Genealogy Roundup, January 28

I love you: Holocaust survivor salutes American soldier who saved him. – Love that they were able to meet again. Remarkable.

Elderly man finds son after discovering letter hidden by deceased wife for decades. – Imagine finding this letter!

Fatherland comics review – Family history in comic/graphic novel form. Looks interesting!

Stephen Colbert: One Last Report (It's Genealogical) | Irish America – Better late than never? I researched Stephen Colbert's roots back around 2006/2007, and am finally getting around to writing about it! Here's an article that's just coming out in the latest issue of Irish America Magazine (and BTW, if you're part Irish, you really should consider subscribing to this magazine - whether in print or for your tablet!).

Dartmouth Alumni Columnist, at 100 Years Old, Is Still Looking for New Stories – A really interesting read - inspiring, but realistic. Anyone who's done a family newsletter will relate.

Heirloom Homecomings: Rescuing other people’s heirlooms brings out the hero in family historians. – Delighted to have been interviewed by Sunny Jane Morton for an orphan heirlooms article in current issue of Family Tree Magazine - pages 8-9! P.S. Please considering subscribing. I get it on my ipad.

Genealogy Roundup, January 21

"Arranging Family:" First Solo Exhibit by Carlee Fernandez. Photographer and sculptor Carlee Fernandez uses the central theme of family - and how the past intersects with the present and gives hope for the future. – Love this baptismal cup!

On Meet the Press: Finding History in Everyday Places – Great video about Andrew Carroll and his book, "Here Is Where" about the hidden history all around us.

Husband finds wedding ring lost 64 years ago.

Genealogy Roundup, January 14

These 5 women are the last living people born in 1800s – OK, I haven't verified this, but I'm guessing it's at least mostly right and I found it really interesting to see them . . .

National Archives Sleepover Giveaway – Might have to borrow some kids to enter this contest!

Hmmm . . . could Josh Groban have been exploring his German roots for "Who Do You Think You Are?" Get acquainted with his family tree here.

Melissa Etheridge est Quebecoise? She's clearly loving every minute of her "Who Do You Think You Are?" experience in Quebec.

Professor finds long-lost home movies playing at NYC museum – Imagine strolling into a museum and seeing your home movies playing!

Historical Accuracy as Prison?

Bilge Ebiri opens his article, "Oscar Films and the Prison of Historical Accuracy," saying, "You know it’s Oscar season when the historical-accuracy hit squads show up." The genealogist in me bristles.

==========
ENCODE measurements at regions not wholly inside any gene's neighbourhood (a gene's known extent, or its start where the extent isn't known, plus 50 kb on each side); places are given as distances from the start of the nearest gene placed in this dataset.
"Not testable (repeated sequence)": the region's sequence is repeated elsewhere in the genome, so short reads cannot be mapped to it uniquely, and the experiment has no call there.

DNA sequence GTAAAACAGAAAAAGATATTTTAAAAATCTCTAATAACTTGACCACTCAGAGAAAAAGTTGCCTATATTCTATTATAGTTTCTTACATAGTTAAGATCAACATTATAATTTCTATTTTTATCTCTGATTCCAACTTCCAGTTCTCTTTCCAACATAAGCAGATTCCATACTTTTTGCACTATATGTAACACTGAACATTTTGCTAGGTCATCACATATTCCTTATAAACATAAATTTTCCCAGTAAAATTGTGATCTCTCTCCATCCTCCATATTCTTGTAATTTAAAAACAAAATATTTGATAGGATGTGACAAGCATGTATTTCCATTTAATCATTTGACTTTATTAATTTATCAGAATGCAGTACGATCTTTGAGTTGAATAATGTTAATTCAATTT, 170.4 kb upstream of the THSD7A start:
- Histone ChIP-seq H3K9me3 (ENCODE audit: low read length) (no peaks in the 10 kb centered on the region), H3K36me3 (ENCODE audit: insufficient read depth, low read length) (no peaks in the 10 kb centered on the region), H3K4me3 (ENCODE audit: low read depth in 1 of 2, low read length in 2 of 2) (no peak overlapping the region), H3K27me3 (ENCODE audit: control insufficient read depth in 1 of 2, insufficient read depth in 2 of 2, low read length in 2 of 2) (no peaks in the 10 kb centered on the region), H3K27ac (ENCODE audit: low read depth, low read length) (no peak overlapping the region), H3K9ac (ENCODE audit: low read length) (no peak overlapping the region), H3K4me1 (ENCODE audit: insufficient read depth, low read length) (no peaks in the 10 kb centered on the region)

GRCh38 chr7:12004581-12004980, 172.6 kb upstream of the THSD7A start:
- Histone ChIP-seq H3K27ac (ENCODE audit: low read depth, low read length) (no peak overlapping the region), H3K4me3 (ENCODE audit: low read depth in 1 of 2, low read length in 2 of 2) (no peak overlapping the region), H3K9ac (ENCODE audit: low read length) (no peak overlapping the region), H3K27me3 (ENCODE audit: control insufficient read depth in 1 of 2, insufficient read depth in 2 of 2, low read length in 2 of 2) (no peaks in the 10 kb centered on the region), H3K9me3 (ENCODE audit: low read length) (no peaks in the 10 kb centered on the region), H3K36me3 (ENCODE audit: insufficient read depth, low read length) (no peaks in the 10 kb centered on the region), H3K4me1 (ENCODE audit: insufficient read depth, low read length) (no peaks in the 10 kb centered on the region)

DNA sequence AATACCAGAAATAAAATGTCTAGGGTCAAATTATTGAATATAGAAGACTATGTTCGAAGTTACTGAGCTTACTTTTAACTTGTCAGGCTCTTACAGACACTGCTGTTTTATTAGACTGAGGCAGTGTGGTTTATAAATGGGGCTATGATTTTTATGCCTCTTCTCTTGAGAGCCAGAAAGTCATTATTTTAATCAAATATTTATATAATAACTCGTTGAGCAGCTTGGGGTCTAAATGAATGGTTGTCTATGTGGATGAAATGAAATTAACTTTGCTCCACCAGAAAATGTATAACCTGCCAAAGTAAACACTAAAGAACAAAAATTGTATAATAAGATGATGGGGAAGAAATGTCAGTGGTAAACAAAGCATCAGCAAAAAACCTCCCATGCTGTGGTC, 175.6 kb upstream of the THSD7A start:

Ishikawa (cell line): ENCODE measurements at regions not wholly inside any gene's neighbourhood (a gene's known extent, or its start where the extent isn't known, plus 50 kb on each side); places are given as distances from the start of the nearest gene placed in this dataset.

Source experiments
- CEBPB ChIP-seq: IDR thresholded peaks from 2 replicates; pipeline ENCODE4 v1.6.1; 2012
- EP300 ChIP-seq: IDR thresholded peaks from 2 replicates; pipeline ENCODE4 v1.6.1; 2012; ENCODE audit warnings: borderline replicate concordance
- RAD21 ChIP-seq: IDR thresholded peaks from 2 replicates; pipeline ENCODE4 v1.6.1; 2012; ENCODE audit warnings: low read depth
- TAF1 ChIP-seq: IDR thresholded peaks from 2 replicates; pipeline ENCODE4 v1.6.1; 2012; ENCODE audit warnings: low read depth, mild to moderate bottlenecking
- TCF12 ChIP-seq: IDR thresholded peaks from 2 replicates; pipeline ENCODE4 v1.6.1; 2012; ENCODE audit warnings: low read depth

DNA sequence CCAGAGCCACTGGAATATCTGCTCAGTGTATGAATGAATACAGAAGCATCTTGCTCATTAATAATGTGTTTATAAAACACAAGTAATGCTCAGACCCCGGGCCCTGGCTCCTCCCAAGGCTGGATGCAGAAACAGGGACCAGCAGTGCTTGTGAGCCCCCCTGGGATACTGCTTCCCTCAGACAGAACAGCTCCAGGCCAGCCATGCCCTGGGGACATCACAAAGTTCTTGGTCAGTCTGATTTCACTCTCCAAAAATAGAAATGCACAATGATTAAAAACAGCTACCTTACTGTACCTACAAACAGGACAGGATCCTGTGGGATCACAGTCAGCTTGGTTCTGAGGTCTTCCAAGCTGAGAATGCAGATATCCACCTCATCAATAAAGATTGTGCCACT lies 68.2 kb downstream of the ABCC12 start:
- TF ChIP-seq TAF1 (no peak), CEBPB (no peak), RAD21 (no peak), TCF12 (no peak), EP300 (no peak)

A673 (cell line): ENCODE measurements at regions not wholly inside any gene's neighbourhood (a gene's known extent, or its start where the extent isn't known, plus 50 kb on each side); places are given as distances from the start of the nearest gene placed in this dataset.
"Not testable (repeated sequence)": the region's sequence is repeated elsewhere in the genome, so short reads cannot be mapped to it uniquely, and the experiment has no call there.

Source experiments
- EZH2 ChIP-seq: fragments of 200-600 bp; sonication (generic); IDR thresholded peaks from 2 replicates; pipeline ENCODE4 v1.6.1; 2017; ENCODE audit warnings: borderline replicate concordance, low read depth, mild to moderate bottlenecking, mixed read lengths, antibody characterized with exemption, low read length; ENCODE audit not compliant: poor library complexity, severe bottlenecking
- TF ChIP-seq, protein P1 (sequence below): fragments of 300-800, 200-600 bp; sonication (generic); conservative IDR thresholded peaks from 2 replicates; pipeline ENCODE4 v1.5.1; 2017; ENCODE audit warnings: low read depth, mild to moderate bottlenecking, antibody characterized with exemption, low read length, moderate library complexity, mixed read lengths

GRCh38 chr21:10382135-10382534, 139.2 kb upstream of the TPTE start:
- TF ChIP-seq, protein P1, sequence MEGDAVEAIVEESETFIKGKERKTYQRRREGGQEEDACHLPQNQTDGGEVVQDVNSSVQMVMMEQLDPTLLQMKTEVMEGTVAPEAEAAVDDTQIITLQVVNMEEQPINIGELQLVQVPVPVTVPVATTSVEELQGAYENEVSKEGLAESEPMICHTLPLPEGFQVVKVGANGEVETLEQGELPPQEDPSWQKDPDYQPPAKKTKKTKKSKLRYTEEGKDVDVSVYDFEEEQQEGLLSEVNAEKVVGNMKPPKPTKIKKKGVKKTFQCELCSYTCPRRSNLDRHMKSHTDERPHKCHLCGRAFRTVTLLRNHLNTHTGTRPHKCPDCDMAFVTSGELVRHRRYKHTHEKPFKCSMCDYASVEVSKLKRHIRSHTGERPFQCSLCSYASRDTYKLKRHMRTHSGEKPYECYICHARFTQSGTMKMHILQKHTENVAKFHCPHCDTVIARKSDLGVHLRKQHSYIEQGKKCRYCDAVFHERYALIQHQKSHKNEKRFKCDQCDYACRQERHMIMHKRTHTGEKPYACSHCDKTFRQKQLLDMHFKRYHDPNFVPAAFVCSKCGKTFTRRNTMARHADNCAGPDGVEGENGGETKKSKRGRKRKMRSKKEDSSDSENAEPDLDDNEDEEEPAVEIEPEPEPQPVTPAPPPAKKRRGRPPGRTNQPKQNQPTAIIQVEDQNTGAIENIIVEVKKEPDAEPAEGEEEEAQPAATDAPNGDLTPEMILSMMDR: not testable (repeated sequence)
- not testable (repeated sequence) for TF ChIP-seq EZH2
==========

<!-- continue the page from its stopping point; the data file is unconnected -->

But read it all, I tell myself, and I do. And as I continue, I can't help but concede some of his points. After all, these are movies, not documentaries, and don't the director, producers, and screenwriters have the right to take some liberties in order to craft and deliver the best possible story?

As a genealogist, I'm borderline obsessed with the truth, but then, I'm a writer as well, and three of my books have been collections of stories, so I can appreciate the importance of storytelling. Frankly, good storytelling is all that makes history palatable to many.

I found myself being persuaded to his point of view until I got to the part where he wrote of The Imitation Game. This film about Alan Turing is on my to-see list and I was excited to learn more about this tragic genius - and still am. But it wasn't until reading Ebiri's article that I learned about the Poles who had begun cracking the Enigma code years earlier.

Ashamed of my own ignorance, I realized that this is my true gripe with liberties taken in historical films - for the vast majority of the people who watch, the movie will be the only version of events that they'll ever know. It will become their truth, their reality. 

I understand that I'm a relic, feebly shaking her fist at the sky, insisting that historical accuracy does indeed matter. But then I think of Annie Moore, the first immigrant to arrive at Ellis Island, and how her story had been hijacked and later corrected, and I realize that small victories are possible. And though I genuinely believe the truth is usually fascinating in its own right, it's next to useless if no one knows about it, so some compromise with movie embellishment is in order.